Crossrail bosses signal £19bn project may need yet more cash to complete Elizabeth line

Leaders hinted Crossrail could require up to another £275 million in funding - despite already receiving an £825m loan from the government.

Transport bosses have implied the long-awaited Crossrail project may need a further cash boost to get it over the finishing line.

Hold ups due to the coronavirus crisis saw the project receive an £825 million loan from the government to support its continued construction.

Now the long-awaited scheme could be set to require a further cash injection to see it completed, bosses have suggested.

Speaking in front of the London Assembly’s transport committee this morning, leaders hinted Crossrail could require up to another £275m in funding.

It comes after a parliamentary finance committee warned of a potential £150m shortfall in the project’s budget, in a report published last month.

Andy Byford, Transport for London (TfL) commissioner, admitted this possible scarcity was “a pressure over and above the £825m that’s secured”.

And he warned that if further funding was required, he “couldn’t say for certain” that it would be secured - meaning the shortfall would have to be made up from TfL’s existing budget.

“That would require tough choices,” he said.

Passengers will be able to travel from Canary Wharf to Heathrow in just over 30 minutes.

The public accounts committee, made up of MPs who scrutinise taxpayers’ value for money, found that “by the time passengers can travel from one end of the Elizabeth line to the other, some £19 billion will have been invested in Crossrail”.

Its report said a recent “estimate of the cost to complete the Elizabeth line has increased to £18.9 billion, 28% more than the £14.8 billion budget set in 2010”.

Asked when managers would know whether the project would need extra funds, Mr Byford said he hoped neither further government funding, nor a dip into TfL cash would be needed.

During the session at City Hall, rail chiefs were also grilled over complaints about the impact of works on the line.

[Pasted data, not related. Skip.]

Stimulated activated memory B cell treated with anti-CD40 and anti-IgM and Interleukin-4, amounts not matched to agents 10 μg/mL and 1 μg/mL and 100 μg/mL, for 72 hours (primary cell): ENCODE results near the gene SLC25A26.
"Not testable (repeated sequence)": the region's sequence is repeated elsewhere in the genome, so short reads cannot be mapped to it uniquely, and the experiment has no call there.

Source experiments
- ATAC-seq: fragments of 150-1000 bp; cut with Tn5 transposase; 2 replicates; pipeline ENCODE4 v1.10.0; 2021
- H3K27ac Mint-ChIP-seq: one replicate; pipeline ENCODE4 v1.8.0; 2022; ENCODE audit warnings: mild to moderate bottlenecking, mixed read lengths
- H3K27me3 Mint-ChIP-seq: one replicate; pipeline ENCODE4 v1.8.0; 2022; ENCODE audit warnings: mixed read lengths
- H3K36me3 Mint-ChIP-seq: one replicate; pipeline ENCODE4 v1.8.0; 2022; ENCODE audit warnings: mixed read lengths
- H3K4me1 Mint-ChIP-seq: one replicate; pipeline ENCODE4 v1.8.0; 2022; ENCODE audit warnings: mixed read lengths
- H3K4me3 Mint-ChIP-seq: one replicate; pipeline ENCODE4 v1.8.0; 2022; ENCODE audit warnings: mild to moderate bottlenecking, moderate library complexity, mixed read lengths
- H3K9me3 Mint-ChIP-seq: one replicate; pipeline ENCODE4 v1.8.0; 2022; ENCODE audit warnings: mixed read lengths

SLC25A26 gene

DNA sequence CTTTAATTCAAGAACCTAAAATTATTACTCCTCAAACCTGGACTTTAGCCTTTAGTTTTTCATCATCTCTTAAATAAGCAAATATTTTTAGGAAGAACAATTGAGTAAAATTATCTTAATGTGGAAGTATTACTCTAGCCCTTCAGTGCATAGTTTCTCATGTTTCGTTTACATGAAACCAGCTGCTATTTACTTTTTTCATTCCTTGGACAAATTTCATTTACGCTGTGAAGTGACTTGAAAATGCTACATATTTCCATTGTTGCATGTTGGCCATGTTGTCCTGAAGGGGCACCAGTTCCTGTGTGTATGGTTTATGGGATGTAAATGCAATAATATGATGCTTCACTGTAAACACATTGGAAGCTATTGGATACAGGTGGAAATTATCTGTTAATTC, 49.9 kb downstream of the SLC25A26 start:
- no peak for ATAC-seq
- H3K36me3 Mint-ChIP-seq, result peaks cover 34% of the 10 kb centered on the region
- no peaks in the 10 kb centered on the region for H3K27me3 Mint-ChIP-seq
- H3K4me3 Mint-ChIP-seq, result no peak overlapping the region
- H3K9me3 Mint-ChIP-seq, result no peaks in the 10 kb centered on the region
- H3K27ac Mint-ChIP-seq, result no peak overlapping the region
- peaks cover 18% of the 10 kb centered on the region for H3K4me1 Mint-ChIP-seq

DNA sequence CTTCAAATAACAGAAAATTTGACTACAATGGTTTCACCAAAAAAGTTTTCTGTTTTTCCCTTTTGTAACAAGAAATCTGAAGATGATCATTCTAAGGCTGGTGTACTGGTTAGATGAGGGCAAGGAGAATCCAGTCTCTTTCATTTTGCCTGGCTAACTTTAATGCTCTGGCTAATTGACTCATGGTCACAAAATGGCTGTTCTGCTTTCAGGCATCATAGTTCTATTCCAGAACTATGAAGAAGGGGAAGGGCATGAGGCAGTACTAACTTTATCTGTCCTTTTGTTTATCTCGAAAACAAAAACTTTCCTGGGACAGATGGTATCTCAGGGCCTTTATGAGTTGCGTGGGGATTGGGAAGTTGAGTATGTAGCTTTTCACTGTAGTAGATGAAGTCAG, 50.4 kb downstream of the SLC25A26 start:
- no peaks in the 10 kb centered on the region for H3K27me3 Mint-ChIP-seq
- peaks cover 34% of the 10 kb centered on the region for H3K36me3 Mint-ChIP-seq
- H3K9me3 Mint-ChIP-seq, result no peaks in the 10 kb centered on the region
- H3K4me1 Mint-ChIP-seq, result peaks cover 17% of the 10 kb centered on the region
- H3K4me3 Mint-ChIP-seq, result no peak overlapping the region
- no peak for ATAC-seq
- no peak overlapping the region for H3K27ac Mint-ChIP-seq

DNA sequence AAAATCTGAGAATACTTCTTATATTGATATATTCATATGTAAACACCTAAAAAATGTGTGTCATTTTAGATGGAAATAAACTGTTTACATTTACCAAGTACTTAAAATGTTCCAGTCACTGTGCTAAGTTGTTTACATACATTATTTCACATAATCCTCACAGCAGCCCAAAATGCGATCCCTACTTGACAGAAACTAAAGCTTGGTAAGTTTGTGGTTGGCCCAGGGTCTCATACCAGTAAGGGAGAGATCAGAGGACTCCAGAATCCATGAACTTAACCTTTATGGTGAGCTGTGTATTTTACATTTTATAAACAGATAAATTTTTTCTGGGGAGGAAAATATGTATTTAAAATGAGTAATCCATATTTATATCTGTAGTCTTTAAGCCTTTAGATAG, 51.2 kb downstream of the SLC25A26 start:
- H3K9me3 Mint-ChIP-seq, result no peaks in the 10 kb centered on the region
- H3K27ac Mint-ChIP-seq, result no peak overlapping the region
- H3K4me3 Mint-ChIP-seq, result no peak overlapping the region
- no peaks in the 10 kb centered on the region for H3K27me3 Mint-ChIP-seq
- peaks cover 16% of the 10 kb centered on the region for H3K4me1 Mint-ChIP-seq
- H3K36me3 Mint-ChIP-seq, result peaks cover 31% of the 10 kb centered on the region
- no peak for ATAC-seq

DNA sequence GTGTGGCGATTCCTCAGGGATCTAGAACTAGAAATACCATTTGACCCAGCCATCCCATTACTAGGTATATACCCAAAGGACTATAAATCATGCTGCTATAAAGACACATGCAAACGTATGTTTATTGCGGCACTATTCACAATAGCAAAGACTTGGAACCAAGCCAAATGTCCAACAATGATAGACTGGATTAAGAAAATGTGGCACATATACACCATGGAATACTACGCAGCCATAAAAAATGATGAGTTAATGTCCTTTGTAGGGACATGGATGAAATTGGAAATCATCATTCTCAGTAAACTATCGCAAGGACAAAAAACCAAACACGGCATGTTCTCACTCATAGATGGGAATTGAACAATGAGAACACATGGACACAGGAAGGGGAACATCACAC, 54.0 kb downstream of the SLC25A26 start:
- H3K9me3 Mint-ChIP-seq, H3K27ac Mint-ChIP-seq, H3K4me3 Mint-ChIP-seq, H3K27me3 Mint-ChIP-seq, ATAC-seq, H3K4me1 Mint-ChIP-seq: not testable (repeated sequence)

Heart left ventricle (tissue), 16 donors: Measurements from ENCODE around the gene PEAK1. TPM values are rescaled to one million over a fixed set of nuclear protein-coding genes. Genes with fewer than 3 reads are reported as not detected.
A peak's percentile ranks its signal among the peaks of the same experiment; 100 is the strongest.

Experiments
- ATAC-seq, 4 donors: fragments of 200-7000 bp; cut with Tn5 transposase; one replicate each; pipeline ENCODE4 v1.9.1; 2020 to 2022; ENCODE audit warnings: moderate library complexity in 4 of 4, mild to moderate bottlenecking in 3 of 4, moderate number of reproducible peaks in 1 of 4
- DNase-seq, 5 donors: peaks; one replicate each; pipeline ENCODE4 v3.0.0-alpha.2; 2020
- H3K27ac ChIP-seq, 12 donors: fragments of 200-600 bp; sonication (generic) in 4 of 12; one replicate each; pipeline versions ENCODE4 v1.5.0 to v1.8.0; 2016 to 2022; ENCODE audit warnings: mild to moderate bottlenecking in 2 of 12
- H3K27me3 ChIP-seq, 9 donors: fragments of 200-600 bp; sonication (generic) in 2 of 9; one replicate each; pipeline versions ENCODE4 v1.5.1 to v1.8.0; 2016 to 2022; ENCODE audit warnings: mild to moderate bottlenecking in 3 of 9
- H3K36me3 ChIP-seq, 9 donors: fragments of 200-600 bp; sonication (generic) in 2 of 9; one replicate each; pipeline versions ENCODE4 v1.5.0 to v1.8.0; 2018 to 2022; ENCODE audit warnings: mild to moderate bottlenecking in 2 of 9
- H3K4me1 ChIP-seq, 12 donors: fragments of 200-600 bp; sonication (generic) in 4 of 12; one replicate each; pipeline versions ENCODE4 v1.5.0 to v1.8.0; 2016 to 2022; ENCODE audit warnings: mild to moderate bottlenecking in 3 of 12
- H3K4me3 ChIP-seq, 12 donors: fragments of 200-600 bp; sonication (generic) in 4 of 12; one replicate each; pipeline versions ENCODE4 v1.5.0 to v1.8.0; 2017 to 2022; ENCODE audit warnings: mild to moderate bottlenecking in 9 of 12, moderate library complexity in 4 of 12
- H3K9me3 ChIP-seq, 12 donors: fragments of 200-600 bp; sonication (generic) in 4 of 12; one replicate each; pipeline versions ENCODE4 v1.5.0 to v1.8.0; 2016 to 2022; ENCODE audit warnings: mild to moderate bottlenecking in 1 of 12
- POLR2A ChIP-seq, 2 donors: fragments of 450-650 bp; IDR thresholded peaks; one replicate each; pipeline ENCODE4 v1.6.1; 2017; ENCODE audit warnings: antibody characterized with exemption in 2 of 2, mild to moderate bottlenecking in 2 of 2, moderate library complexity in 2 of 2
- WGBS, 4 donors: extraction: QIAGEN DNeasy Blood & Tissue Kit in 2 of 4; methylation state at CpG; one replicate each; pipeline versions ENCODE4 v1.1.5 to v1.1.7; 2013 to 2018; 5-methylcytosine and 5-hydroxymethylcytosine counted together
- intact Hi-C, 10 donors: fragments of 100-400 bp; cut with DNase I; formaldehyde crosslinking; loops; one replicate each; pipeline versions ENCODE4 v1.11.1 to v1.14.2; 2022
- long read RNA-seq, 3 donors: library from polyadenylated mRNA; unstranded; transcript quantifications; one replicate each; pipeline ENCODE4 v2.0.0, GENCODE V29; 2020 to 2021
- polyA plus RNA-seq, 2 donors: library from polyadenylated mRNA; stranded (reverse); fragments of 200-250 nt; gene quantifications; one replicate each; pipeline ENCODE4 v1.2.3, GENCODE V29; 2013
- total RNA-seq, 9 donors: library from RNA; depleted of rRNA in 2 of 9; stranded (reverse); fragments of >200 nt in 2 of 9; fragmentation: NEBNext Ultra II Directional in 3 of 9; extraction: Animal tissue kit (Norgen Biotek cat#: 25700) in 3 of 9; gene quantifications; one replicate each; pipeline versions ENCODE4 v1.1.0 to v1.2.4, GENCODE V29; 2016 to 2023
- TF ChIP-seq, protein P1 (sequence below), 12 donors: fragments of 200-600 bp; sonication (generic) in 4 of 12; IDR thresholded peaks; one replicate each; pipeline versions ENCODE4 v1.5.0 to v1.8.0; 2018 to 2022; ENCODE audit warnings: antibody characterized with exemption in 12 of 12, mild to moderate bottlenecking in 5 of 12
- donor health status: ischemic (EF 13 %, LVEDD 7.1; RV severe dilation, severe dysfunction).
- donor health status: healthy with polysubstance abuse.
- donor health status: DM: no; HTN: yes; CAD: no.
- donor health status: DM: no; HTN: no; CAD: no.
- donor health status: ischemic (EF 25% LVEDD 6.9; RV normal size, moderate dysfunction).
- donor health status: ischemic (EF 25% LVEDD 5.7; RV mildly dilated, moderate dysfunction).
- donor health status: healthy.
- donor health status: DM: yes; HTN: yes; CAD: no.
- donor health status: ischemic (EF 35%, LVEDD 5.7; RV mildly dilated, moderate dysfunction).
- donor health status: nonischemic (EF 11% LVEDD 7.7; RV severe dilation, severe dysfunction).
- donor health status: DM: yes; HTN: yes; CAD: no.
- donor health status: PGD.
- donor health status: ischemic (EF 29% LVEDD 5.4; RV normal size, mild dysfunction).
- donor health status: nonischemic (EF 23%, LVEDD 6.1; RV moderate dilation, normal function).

Lib Dem Caroline Pidgeon. Credit: Carl Court/Getty Images

Transport committee chair Caroline Pidgeon MBE said the Crossrail ombudsman had received “a small number of complaints around Abbey Wood about flooding and at Bond Street, about noise”.

“You both know only two well the work I’ve done with you trying to sort out one business in Soho who are still owed nearly £300,000 because your insurers have been delaying providing them with information,” she said.

“That just isn’t good enough, is it? That’s somebody’s livelihood.”

Mark Field, Crossrail chief executive, said: “I don’t think Crossrail can claim to be an exemplar and have got everything right.

“People can be assured that the railway and operations, noise, vibrations - we have built to the highest possible standards.

“But there’s no doubt that in a small number of very impactful situations our footprint did impact people - particularly the trader that you’re talking of.

“I can’t really comment on the insurance because that’s a matter between them and their insurer.

“What I do commit to though, is making sure that the various insurance activities go as fast as they possibly can and I will keep going with that.

“I’m very sorry for the effect we had on that facility and certainly we could have done things better.

“There’s a lot of good stuff as well… but when it goes wrong it goes horribly wrong and it affects those people deeply.

“I can’t say we got everything right but there is plenty to celebrate in Crossrail.”